The /dev/shm mount point for tmpfs is included to allow enabling POSIX-shared memory. The kernel must have the required support built into it for this to work (more about this is in the next section). Please note that very little software currently uses POSIX-shared memory. Therefore, consider the /dev/shm mount point optional. For more information, see Documentation/filesystems/tmpfs.txt in the kernel source tree.

7.16. Bootscripts for CLFS 2.1-pre1

The Bootscripts package contains a set of scripts to start/stop the CLFS system at bootup/shutdown.

7.16.1. Installation of Bootscripts

Install the package:

make DESTDIR=${CLFS} install-minimal

The setclock script reads the time from the hardware clock, also known as the BIOS or the Complementary Metal Oxide Semiconductor (CMOS) clock. If the hardware clock is set to UTC, this script will convert the hardware clock's time to the local time using the /etc/localtime file (which tells the hwclock program which timezone the user is in). There is no way to detect whether or not the hardware clock is set to UTC, so this needs to be configured manually.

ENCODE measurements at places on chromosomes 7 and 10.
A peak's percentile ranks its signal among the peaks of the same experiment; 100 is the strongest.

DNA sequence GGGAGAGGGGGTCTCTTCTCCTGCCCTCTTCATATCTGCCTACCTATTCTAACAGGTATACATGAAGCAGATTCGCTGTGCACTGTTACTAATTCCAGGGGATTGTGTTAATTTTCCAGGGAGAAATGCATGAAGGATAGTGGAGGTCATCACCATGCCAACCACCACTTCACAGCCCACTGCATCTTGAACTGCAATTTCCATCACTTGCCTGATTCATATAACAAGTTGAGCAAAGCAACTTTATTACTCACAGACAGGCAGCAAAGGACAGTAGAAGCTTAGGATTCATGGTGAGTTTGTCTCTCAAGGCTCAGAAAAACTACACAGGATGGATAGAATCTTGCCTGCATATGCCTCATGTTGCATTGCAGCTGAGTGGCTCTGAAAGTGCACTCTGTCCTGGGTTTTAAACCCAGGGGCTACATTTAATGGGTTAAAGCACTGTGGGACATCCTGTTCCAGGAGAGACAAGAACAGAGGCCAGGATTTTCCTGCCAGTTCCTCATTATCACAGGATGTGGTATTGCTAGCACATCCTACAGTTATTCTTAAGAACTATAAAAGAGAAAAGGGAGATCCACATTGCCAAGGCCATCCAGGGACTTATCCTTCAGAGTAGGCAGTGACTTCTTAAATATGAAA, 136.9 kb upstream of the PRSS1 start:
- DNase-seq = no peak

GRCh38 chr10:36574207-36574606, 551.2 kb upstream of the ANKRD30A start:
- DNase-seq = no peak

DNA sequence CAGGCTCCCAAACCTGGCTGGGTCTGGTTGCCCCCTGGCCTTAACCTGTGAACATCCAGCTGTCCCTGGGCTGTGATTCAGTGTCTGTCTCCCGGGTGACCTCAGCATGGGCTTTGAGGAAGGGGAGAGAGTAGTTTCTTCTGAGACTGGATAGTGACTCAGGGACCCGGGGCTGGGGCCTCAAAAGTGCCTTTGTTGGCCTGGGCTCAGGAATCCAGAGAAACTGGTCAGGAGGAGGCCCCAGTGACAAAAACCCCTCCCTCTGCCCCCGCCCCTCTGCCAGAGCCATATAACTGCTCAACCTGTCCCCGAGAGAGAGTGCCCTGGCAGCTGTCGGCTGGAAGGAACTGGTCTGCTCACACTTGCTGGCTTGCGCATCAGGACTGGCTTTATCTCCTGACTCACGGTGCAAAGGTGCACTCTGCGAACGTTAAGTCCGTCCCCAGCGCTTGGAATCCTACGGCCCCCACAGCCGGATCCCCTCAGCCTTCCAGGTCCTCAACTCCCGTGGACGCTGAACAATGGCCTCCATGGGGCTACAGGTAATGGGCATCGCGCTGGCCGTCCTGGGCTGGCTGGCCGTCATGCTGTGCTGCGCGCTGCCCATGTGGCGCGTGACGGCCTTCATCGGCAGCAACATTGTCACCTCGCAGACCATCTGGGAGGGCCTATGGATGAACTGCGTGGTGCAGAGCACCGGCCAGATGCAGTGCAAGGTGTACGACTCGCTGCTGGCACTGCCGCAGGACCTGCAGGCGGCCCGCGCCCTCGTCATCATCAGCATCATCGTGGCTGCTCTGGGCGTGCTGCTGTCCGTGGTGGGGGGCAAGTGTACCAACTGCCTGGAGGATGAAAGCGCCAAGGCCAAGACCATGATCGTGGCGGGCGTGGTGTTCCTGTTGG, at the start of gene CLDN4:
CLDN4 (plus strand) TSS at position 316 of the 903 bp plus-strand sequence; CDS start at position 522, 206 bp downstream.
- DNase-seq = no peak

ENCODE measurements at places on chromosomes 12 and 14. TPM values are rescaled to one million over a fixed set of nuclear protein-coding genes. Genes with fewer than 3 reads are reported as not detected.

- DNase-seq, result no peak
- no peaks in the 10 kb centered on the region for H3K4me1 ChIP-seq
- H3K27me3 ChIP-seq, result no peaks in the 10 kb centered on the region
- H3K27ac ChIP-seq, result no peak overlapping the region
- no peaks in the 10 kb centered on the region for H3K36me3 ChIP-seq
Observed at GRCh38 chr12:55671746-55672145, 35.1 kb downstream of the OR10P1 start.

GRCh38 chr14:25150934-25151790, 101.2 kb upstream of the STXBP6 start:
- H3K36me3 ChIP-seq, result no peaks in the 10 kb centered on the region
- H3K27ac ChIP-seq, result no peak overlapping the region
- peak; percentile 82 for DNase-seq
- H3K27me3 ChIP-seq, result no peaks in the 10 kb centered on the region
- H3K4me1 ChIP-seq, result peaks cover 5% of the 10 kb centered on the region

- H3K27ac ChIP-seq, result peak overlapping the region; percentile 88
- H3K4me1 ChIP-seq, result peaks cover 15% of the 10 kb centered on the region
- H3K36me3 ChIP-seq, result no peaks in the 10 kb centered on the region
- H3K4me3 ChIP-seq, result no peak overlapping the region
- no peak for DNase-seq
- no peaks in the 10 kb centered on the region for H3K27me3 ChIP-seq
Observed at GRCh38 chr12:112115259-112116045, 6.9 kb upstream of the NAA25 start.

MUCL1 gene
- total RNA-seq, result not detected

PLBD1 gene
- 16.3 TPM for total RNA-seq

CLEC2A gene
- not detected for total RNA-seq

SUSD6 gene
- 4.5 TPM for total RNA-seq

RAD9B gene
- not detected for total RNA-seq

If you do not know whether or not the hardware clock is set to UTC, you can find out after you have booted the new machine by running the hwclock --localtime --show command, and if necessary editing the /etc/sysconfig/clock script. The worst that will happen if you make a wrong guess here is that the time displayed will be wrong.

Change the value of the UTC variable below to a value of 0 (zero) if the hardware clock is not set to UTC time.

cat > ${CLFS}/etc/sysconfig/clock << "EOF"
# Begin /etc/sysconfig/clock

UTC=1

# End /etc/sysconfig/clock
EOF

Details on this package are located in Section 11.2.2, “Contents of Bootscripts.”

7.17. Populating /dev

7.17.1. Creating Initial Device Nodes

Note

The commands in the remainder of the book should be run as the root user. Check that ${CLFS} is set in the root user’s environment before proceeding.

When the kernel boots the system, it requires the presence of a few device nodes, in particular the console and null devices. The device nodes will be created on the hard disk so that they are available before udev has been started, and additionally when Linux is started in single user mode (hence the restrictive permissions on console). Create these by running the following commands:

mknod -m 600 ${CLFS}/dev/console c 5 1
mknod -m 666 ${CLFS}/dev/null c 1 3

Before udev starts, a tmpfs filesystem is mounted over /dev and the previous entries are no longer available. The following command creates files that are copied over by the udev bootscript:

mknod -m 600 ${CLFS}/lib/udev/devices/console c 5 1
mknod -m 666 ${CLFS}/lib/udev/devices/null c 1 3

7.18. Changing Ownership

Currently, the ${CLFS} directory and all of its subdirectories are owned by the user clfs, a user that exists only on the host system. For security reasons, the ${CLFS} root directory and all of its subdirectories should be owned by root. Change the ownership for ${CLFS} and its subdirectories by running this command: